http://insidetimeshare.com/consumer-warning-a-new-fake-law-firm-in-tenerife-part-of-the-litigious-abogados-family/

It has been a very busy week for the courts all over Spain, on Wednesday 7 November there were 15 cases being heard in various courts against a variety of timeshare companies and resorts.

In Tenerife another High Court has affirmed a First Court sentence and declared a Silverpoint contract null and void, with the return of their initial payments and double the deposit paid.

Continuing with Anfi, after yesterday’s article, it was announce that a further two sentences have been received from the Court of First Instance No 1 in Maspalomas, both contracts have been declared null and void with the return to both the clients of over 43,933€ and 47,582€ respectively.

Court Sentences PDF’s

Anfi Sentence a

Anfi Sentence b

Now for this weeks Letter from America.

Our Diamond Resorts Experience

A Not So Secret Shopper Reports

By Pete Gibbes, Timeshare Advocacy Group™ Secret Shopper Coordinator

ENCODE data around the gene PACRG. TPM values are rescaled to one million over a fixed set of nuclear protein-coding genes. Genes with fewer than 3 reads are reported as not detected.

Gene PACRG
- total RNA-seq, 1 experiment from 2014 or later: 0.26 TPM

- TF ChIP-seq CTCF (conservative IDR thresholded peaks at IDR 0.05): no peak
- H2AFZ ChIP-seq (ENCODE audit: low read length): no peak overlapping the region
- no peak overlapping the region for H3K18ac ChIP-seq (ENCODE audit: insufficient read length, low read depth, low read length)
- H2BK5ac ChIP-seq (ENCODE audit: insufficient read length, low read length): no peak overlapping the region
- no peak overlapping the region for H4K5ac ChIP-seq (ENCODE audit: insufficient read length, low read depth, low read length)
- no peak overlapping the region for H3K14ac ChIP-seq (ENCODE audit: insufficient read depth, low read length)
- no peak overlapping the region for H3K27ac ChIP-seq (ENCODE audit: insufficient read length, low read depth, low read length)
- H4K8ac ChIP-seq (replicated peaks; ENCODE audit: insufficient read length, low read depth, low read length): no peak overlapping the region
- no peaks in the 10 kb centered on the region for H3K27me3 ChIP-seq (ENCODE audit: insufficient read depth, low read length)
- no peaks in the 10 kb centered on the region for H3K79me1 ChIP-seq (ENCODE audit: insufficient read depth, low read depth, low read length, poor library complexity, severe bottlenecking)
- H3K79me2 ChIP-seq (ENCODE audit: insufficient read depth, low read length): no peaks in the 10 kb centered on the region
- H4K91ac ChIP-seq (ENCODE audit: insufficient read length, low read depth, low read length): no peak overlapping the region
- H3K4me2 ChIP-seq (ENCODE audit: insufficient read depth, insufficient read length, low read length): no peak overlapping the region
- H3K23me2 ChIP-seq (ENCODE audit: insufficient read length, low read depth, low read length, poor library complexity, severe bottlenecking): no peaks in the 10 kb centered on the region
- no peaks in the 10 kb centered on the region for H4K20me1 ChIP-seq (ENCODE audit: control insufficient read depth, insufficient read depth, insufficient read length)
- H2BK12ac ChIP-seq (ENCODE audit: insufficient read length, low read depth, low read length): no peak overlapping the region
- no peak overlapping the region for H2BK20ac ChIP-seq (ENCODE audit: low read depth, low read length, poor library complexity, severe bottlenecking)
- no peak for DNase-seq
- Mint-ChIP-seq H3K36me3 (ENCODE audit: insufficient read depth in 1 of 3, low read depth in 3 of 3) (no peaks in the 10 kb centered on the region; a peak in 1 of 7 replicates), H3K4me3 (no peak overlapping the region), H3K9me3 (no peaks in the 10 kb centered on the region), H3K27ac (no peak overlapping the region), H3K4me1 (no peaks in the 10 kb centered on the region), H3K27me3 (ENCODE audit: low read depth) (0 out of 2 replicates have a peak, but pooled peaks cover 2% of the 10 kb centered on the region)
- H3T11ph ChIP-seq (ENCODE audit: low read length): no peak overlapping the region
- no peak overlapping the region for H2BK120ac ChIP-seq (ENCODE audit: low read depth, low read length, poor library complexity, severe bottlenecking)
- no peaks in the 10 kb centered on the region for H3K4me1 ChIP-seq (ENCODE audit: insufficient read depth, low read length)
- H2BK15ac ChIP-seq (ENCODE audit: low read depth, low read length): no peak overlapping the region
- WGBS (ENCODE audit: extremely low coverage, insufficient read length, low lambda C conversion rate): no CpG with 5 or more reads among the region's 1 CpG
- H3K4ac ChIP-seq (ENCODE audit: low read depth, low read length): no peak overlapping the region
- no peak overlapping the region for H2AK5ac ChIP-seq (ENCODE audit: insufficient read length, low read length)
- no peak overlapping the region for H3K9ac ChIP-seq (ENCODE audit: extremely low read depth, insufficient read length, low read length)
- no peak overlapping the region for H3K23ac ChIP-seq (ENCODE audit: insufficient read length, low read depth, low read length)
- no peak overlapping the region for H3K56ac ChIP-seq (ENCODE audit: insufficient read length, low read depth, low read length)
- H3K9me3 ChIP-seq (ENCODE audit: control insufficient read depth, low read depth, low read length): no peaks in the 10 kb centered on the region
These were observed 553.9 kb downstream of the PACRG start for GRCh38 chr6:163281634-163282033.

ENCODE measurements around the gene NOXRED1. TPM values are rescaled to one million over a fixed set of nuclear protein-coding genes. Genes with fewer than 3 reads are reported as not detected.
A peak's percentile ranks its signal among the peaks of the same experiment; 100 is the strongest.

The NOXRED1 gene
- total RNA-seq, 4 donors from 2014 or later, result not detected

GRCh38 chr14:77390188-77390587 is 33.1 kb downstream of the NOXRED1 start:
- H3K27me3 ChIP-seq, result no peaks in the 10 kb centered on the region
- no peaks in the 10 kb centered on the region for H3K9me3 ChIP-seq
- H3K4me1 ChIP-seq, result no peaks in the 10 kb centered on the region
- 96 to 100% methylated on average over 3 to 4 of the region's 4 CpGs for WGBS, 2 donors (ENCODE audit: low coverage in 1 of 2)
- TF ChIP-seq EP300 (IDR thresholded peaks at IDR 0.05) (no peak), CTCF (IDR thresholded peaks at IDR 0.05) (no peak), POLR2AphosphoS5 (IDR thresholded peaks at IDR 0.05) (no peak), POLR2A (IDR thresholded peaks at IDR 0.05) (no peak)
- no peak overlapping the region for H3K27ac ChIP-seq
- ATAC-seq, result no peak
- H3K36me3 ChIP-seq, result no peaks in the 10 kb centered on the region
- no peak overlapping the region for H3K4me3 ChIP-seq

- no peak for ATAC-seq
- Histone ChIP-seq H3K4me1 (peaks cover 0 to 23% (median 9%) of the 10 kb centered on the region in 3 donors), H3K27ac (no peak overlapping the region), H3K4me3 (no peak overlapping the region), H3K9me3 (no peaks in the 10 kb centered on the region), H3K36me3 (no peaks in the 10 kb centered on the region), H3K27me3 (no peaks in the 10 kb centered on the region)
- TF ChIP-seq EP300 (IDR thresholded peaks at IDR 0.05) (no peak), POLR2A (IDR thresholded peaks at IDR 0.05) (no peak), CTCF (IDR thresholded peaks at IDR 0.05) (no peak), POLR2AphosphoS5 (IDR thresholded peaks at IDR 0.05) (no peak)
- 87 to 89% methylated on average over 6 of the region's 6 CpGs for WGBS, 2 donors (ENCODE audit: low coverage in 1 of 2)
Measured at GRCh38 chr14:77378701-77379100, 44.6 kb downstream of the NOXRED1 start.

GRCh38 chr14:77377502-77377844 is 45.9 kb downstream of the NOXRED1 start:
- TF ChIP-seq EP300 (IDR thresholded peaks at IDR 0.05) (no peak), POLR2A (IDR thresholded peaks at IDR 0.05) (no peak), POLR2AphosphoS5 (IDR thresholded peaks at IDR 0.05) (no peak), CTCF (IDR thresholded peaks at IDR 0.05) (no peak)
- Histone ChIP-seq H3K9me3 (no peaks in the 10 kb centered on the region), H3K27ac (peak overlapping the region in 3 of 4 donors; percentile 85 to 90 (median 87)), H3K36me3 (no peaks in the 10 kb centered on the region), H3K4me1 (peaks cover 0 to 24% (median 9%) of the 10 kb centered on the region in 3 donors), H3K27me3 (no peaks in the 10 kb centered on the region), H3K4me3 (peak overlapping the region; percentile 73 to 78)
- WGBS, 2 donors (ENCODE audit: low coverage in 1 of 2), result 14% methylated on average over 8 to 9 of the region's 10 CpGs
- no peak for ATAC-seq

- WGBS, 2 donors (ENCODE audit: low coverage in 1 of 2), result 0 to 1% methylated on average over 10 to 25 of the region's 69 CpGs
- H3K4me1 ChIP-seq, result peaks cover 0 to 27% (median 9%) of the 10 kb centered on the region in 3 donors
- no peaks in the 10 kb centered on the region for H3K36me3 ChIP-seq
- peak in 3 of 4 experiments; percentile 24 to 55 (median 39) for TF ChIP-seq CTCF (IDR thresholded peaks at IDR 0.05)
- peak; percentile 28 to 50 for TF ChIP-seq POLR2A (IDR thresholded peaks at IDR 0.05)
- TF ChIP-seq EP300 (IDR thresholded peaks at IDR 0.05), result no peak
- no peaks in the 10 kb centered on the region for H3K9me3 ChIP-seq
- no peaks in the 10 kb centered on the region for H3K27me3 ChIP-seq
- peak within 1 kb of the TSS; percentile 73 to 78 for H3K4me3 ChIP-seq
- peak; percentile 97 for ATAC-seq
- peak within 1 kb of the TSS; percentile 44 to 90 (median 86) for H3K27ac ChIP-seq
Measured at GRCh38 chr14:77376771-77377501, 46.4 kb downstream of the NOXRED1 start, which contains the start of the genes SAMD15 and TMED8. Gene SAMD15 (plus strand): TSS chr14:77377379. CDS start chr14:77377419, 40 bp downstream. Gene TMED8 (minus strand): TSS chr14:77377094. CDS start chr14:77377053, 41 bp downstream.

November 9, 2018

We stayed at Diamond’s Los Abrigados Resort in Sedona Arizona October of this year. I was treated like royalty during a member update and sales presentation, neither of which would have lasted 15 minutes unless I had more concerns. Our sales promotion presenter, who said he had been with Diamond Resorts for 27 years, said that if we would like to buy more points we could talk about it. If not, was there anything else we wanted to ask? I asked if I was in an alternate universe.

They maintained that the company no longer employs hard sell because they found it to be counterproductive.

The internet is flooded with complaints that begin with, “The sales agent said….” only to be dismissed with, “You signed a contract” or, as we were told in 2016, “We are not responsible for what our sales agents say.” In my opinion, any company which does not take responsibility for their salesperson’s words and actions is implicitly incentivizing them to misrepresent the product in order to elicit a sale. When the sales agent is allowed to keep his or her commission, time after time, undisciplined or not terminated, that company is rewarding unfair and deceptive business practices.